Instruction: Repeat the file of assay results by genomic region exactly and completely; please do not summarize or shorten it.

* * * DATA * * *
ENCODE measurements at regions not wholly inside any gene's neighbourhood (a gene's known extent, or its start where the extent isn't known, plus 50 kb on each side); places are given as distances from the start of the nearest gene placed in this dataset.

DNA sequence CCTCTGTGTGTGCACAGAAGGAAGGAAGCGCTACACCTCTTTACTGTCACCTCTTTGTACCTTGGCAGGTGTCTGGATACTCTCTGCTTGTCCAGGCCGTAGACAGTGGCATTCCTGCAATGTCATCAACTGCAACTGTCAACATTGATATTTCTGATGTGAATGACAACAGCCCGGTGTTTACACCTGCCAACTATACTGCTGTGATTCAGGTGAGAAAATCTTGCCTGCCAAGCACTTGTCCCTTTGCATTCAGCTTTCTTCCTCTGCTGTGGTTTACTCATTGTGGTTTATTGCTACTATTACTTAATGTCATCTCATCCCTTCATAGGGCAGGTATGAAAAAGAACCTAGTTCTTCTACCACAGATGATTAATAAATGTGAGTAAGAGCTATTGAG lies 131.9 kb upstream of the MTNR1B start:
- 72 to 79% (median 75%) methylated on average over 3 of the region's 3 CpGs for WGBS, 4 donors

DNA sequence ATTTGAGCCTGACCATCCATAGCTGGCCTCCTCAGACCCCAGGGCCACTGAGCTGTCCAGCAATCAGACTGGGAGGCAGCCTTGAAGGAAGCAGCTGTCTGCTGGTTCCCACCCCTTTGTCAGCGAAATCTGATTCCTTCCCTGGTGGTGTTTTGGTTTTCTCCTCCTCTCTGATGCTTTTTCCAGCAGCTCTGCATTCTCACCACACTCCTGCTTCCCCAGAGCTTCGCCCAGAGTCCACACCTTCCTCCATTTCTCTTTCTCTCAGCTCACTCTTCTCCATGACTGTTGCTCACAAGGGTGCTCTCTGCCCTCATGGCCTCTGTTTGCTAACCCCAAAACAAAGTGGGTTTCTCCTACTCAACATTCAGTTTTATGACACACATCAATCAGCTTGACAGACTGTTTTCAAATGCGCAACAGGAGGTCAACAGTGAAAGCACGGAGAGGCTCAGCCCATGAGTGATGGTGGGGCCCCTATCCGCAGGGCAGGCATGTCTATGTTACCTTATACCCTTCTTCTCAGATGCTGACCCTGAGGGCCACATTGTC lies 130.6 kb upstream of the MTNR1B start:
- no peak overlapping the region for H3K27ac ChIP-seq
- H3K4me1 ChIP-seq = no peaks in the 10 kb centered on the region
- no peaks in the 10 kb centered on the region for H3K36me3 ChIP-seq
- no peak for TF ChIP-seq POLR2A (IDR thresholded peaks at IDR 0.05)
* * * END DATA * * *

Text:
ENCODE measurements at regions not wholly inside any gene's neighbourhood (a gene's known extent, or its start where the extent isn't known, plus 50 kb on each side); places are given as distances from the start of the nearest gene placed in this dataset.

DNA sequence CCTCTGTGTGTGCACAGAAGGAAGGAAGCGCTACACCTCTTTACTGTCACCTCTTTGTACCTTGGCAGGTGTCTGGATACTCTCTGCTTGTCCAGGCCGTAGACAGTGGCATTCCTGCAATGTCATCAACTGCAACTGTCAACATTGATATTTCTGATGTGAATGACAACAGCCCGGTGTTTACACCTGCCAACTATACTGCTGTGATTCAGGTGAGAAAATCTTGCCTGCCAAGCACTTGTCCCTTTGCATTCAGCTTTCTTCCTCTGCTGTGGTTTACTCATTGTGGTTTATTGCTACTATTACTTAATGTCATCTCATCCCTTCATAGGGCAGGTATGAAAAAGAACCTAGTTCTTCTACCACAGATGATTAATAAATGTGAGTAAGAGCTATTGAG lies 131.9 kb upstream of the MTNR1B start:
- 72 to 79% (median 75%) methylated on average over 3 of the region's 3 CpGs for WGBS, 4 donors

DNA sequence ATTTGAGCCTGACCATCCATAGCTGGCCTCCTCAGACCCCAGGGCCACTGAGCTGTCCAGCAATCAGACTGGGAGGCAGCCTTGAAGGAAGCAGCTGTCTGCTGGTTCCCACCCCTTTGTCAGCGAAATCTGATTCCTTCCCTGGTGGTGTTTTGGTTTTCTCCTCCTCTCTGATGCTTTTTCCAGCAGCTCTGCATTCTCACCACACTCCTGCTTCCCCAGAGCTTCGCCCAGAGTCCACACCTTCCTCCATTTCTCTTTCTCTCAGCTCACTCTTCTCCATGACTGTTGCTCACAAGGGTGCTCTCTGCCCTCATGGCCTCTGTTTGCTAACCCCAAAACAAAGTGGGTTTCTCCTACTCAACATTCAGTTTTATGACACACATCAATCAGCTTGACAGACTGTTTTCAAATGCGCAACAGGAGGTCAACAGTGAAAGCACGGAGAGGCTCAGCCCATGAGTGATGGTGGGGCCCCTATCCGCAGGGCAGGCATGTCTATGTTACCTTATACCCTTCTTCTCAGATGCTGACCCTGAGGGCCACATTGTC lies 130.6 kb upstream of the MTNR1B start:
- no peak overlapping the region for H3K27ac ChIP-seq
- H3K4me1 ChIP-seq = no peaks in the 10 kb centered on the region
- no peaks in the 10 kb centered on the region for H3K36me3 ChIP-seq
- no peak for TF ChIP-seq POLR2A (IDR thresholded peaks at IDR 0.05)